Computer tablets and e-book readers are surging in popularity, with nearly a third of Americans owning at least one of the digital devices, according to a new study.

"In the time we have been doing surveys about the adoption and use of digital technology, we have never seen growth quite like this," Lee Rainie, director of the Pew Research Center's Internet & American Life Project, told CBC News in an email.

"These findings have major implications for every media company, especially book publishers, everyone in a knowledge business, and key community institutions like libraries. They show how radically the tectonic plates of information creation and dissemination are shifting under our feet."

The number of adults in the U.S. who owned each device — a tablet computer and an e-book reader — nearly doubled from 10 per cent to 19 per cent between mid-December and early January, the study found.

The number of Americans owning at least one of the devices jumped from 18 per cent in December to 29 per cent in January, and much of the increase may be attributed to gift-giving over the holiday season.

Tablet owners tend to have higher education (31 per cent had college educations or higher), are more affluent (36 per cent lived in households earning more than $75,000), and tend to be under age 50.

Meanwhile, women led the growth in ownership of e-book readers (21 per cent of women owned one compared with 16 per cent of men).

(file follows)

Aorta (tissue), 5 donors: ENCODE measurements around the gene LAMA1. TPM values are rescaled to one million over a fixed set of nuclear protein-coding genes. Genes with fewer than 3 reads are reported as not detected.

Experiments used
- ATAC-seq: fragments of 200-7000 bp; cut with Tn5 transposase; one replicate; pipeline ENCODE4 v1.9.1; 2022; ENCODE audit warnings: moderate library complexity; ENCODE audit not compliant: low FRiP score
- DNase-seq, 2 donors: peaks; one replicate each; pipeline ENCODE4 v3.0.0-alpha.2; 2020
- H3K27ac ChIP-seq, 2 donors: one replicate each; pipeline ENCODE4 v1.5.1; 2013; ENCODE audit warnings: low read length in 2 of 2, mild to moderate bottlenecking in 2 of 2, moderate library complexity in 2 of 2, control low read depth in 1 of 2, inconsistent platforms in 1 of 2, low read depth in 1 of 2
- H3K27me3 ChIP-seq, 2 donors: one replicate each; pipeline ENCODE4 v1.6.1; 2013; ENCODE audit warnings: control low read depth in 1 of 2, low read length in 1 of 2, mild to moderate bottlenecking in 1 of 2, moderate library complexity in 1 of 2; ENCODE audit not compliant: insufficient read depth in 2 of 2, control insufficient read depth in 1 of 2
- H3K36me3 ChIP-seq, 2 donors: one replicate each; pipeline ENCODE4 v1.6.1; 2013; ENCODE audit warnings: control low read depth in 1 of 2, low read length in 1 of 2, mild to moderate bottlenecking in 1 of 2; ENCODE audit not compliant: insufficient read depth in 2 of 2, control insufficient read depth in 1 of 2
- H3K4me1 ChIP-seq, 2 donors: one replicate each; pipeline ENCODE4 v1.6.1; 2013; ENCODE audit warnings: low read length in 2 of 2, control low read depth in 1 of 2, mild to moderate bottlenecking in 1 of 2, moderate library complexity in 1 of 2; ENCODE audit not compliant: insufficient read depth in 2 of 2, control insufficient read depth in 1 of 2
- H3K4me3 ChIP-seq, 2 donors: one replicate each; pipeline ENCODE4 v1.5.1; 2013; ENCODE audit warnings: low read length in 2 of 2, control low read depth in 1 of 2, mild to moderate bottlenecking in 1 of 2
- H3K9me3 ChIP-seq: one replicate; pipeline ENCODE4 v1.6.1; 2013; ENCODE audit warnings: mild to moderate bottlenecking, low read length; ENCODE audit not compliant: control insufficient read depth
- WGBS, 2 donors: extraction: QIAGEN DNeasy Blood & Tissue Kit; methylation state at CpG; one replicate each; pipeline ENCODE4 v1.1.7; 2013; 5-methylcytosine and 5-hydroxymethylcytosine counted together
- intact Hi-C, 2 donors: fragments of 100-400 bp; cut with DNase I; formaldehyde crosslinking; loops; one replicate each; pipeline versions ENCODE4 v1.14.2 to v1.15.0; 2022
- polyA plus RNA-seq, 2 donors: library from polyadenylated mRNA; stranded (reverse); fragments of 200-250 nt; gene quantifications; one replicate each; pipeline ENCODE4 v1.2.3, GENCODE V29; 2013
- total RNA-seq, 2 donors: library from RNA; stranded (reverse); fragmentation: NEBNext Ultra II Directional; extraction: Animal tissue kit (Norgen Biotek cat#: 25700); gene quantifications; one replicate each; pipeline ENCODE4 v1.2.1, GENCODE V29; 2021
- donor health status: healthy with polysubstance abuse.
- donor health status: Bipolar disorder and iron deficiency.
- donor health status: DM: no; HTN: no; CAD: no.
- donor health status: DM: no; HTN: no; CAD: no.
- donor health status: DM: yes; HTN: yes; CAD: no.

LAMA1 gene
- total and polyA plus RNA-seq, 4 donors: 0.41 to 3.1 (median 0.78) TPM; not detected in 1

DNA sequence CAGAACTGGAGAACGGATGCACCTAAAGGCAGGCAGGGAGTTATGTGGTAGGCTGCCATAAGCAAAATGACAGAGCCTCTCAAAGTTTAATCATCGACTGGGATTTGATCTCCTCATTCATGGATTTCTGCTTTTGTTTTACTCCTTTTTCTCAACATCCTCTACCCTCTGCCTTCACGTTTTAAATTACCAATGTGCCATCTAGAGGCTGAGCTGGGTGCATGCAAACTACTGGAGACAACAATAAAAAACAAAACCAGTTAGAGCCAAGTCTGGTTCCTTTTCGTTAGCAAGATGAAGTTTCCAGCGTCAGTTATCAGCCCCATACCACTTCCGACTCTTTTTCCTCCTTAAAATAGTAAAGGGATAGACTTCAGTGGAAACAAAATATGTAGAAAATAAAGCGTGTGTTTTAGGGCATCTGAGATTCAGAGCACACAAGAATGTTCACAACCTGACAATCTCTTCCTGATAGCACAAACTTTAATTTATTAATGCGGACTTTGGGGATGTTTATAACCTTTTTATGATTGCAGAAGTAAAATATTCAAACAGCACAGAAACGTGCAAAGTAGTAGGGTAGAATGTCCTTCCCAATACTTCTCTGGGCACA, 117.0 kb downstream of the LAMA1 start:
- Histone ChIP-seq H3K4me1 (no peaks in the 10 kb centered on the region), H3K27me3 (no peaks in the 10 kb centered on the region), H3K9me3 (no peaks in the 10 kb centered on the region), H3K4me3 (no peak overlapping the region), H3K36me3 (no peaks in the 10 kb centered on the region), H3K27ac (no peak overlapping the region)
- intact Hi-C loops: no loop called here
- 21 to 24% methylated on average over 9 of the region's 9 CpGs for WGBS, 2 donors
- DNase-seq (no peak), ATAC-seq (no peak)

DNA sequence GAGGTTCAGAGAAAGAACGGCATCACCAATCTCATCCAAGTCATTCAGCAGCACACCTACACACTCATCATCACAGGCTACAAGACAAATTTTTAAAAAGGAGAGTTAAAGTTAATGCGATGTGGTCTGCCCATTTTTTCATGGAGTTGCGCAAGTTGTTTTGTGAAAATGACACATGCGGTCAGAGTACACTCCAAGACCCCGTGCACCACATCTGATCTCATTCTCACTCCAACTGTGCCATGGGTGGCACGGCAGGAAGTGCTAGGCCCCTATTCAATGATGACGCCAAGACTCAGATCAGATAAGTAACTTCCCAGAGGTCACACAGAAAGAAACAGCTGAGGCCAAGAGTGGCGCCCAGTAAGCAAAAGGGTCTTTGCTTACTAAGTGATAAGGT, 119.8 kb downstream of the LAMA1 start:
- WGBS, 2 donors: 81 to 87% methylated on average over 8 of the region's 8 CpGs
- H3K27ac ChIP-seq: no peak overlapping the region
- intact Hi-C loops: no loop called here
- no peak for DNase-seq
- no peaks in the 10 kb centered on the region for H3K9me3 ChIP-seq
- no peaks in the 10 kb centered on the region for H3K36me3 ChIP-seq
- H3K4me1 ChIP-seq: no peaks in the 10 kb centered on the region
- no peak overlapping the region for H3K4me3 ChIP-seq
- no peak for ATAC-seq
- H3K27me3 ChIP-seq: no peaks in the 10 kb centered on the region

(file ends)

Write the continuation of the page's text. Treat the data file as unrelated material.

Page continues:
E-book owners also tend to have higher education and income, but the gap between the higher and lower income groups isn't as dramatic with e-books. For example, 19 per cent of household earning between $30,000 and $50,000 have e-book readers, which is 12 percentage points behind households earning $75,000 or more that own such devices.

The gap between those income levels on tablet ownership is 20 percentage points. The findings are based on three national surveys that involved reaching people both on landlines and cellphones, said Rainie.

The pre-holiday survey conducted among 2,986 people has a margin of error of plus or minus two percentage points. The post-holiday data come from the combined results of two surveys in January with a total respondent pool of 2,008. The combined surveys have a margin of error of plus or minus 2.4 percentage points.

The Pew Research Centre is a non-profit think-tank based in Washington, D.C. The research was supported by a grant from the Bill and Melinda Gates Foundation.